But Microsoft has stepped forward publicly and unambiguously. It is now well into its first year as a player in the legal marijuana trade, and a fixture in our Roadmap to Marijuana Millions legal cannabis portfolio.
The company will begin by marketing the software to government employees, but hasn’t ruled out marketing through dedicated cannabis events. The Microsoft logo flying proudly at a conference packed with marijuana growers and distributors would be a huge leap forward for the industry.
The Cloud Can Take Pot Stocks to the Next Level
The software that Microsoft will market uses the company’s Azure platform, which allows users to build and manage applications through Microsoft’s data centers. The platform was designed to be compliant with Health Insurance Portability and Accountability Act (HIPPA) regulations.
“Microsoft is helping us support governments in their expansion of cannabis legislation,” Dinenberg told CNN Money, “they’re experienced at providing platforms for government regulation. This is something Microsoft does every day of the week with other businesses in other categories.”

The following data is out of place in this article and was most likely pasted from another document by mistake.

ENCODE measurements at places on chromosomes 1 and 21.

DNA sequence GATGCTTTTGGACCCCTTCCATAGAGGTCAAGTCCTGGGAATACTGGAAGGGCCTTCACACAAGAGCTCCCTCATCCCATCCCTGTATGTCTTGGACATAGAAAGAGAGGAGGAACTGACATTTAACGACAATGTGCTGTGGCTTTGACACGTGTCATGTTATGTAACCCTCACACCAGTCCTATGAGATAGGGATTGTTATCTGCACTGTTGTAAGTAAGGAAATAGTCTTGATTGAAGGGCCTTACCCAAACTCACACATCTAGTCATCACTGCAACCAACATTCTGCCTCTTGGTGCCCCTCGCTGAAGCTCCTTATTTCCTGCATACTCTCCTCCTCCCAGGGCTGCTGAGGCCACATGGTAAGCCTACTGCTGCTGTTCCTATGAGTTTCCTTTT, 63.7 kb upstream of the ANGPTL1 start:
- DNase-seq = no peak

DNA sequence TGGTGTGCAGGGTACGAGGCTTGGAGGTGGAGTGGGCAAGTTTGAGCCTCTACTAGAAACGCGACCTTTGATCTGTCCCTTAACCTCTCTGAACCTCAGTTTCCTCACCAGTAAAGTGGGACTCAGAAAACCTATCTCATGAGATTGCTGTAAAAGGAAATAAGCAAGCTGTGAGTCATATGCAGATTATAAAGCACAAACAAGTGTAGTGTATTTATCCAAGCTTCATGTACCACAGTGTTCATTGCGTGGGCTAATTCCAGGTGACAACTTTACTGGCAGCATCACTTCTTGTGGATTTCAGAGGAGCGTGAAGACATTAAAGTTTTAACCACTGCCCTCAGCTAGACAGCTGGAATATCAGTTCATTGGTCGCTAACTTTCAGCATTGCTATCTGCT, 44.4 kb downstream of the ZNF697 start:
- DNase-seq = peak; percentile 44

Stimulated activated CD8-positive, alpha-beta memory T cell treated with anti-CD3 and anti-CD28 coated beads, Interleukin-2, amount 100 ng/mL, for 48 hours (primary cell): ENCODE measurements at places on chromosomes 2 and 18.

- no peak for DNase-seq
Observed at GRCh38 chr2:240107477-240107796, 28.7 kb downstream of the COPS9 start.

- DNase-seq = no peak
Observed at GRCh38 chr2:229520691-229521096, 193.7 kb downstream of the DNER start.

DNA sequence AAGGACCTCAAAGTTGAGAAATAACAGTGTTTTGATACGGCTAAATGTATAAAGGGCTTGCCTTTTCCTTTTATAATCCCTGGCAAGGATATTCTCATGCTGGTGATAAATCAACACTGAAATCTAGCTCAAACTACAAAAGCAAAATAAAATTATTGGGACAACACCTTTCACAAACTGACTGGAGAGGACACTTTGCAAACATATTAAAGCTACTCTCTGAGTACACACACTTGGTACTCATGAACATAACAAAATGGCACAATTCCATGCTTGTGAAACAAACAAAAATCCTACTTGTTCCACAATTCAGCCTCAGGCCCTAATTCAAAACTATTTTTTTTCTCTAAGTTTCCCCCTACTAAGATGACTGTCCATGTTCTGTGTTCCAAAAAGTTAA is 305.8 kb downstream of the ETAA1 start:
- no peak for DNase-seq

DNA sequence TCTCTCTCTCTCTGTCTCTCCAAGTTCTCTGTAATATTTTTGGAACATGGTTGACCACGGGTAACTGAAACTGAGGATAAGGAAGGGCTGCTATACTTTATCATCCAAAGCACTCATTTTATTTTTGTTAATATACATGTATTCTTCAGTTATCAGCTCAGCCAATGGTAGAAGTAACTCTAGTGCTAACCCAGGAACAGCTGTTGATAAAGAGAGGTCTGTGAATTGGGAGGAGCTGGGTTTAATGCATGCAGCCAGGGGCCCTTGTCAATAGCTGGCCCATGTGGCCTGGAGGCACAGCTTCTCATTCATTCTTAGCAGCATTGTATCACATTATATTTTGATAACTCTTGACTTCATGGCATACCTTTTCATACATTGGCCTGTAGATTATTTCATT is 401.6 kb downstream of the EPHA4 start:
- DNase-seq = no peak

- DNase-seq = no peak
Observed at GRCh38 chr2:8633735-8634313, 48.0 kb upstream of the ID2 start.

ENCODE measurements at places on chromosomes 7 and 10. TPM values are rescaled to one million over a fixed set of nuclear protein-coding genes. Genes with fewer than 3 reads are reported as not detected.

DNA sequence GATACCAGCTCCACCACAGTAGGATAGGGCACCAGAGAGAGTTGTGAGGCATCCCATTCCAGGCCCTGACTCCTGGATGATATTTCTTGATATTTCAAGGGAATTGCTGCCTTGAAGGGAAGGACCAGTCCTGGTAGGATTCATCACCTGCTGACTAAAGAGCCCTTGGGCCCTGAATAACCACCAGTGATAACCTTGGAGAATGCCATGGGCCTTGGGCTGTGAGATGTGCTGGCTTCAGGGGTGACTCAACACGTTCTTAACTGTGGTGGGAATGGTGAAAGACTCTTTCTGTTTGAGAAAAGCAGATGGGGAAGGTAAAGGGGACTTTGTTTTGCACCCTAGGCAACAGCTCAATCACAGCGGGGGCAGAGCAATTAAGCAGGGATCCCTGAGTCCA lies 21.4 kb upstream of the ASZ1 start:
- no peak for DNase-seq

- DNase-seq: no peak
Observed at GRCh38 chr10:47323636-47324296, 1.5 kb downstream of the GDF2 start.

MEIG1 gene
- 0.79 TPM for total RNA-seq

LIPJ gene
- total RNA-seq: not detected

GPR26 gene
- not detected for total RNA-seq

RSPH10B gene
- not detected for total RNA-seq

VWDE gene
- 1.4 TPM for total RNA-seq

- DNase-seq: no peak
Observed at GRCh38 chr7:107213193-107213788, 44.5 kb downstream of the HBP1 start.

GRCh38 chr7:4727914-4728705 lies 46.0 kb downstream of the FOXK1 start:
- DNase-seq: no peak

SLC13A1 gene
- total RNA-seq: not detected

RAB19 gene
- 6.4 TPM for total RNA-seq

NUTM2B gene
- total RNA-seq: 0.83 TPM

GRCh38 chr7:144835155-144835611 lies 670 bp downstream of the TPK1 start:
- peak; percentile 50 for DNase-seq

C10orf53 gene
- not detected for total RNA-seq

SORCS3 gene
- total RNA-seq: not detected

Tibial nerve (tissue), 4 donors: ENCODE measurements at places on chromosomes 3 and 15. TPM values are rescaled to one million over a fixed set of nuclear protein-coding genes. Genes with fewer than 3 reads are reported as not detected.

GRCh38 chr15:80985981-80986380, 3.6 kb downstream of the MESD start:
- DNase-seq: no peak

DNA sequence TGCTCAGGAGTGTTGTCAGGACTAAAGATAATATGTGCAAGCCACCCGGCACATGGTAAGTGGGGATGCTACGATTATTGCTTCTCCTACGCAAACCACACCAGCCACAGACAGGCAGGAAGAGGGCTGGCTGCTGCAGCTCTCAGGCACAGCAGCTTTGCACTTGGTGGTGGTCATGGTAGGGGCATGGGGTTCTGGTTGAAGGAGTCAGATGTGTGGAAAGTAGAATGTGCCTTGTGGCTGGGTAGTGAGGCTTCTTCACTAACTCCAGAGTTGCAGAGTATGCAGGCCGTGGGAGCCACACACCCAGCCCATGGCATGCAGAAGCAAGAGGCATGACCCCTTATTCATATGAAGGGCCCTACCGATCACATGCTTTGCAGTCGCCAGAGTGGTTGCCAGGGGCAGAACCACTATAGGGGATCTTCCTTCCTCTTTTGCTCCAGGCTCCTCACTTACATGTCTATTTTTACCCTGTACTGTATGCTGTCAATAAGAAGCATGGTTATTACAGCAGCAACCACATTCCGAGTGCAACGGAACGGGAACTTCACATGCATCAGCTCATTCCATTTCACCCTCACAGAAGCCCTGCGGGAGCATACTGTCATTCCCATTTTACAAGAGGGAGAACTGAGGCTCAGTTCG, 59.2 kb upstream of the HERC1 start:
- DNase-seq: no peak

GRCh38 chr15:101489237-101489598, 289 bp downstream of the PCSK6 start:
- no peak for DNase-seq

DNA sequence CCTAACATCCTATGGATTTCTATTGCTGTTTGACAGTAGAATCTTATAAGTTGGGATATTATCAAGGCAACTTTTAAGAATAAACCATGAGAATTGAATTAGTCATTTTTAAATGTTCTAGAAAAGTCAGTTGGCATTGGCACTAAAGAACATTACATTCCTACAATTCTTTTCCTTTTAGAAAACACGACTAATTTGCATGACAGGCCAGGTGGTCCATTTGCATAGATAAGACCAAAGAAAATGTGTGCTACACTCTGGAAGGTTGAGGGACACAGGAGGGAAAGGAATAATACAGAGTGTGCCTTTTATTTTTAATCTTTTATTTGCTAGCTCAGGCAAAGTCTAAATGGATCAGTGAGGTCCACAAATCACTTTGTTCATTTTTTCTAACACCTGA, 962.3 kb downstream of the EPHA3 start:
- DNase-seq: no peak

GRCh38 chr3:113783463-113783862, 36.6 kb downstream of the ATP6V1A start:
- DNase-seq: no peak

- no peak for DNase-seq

So Microsoft’s move into the weed space spotlights the way it’s leveraging the cloud to propel growth.
It’s a smart strategy: Market researcher Forrester estimates the cloud market will grow from $55 billion in 2014 to $241 billion by the end of the decade.
Weed is just the latest development in Microsoft’s exciting cloud story.
Now, no one is suggesting that an alliance with the cannabis markets constitutes anything approaching a “game changer” for Microsoft. The company has a market cap of $569 billion and annual revenue north of $85 billion – don’t look for the stock price to triple.
As marijuana moves into more and more American homes and doctor’s offices, Microsoft’s cannabis compliance investment will increasingly move the needle.
What’s more, Microsoft gets you low-risk entry into the legal cannabis sector and a respectable 2.14% dividend yield. This is one to buy now and build out on dips.
— Michael A. Robinson[ad#mmpress]
Source: Money Morning